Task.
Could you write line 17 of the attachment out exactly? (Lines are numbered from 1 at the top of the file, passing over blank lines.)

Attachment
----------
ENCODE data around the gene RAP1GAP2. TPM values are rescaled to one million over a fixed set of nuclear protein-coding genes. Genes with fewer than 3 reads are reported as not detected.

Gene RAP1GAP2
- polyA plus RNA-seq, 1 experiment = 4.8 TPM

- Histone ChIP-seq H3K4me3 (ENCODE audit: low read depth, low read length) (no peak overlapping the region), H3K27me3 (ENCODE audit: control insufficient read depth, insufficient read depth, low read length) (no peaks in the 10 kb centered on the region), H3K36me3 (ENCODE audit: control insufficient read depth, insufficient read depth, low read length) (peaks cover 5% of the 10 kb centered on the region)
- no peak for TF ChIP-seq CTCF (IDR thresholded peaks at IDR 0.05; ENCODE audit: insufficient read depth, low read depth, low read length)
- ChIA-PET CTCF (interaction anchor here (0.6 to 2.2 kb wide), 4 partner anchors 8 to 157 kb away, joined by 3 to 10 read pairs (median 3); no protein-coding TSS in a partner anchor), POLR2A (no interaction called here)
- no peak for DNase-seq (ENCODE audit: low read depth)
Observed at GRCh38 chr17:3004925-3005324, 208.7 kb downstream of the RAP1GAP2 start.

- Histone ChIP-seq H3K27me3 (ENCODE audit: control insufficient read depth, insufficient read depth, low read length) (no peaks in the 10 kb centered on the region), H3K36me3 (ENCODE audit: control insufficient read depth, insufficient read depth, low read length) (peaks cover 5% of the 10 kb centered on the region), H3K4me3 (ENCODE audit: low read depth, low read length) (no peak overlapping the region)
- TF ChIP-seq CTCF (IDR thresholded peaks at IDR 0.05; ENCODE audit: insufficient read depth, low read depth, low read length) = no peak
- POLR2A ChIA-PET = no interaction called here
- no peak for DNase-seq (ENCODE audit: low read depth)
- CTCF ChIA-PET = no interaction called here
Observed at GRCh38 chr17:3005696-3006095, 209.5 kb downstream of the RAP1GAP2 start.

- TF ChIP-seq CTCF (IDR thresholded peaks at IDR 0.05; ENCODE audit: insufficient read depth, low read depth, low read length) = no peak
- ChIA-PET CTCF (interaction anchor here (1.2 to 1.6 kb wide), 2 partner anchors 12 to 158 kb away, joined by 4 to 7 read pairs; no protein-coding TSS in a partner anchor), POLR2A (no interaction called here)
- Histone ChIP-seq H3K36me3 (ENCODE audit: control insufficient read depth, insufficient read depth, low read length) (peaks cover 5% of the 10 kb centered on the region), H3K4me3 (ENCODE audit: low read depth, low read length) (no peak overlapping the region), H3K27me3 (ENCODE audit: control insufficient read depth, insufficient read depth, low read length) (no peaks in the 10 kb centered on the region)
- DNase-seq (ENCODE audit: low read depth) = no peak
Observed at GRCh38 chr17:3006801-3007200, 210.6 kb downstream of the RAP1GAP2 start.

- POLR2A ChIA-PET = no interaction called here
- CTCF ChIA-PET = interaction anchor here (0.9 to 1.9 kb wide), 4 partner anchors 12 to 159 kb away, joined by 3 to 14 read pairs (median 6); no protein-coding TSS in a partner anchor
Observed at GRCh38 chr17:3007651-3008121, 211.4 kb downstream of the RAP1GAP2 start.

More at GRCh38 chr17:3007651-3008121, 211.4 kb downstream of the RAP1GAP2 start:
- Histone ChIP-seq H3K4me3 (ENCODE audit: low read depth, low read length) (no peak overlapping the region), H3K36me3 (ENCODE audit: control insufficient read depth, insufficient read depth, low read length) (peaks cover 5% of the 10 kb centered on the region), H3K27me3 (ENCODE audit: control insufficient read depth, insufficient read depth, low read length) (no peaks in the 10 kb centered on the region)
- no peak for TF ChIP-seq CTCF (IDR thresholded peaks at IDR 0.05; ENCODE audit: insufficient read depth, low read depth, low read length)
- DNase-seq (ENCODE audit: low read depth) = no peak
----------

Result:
- Histone ChIP-seq H3K36me3 (ENCODE audit: control insufficient read depth, insufficient read depth, low read length) (peaks cover 5% of the 10 kb centered on the region), H3K4me3 (ENCODE audit: low read depth, low read length) (no peak overlapping the region), H3K27me3 (ENCODE audit: control insufficient read depth, insufficient read depth, low read length) (no peaks in the 10 kb centered on the region)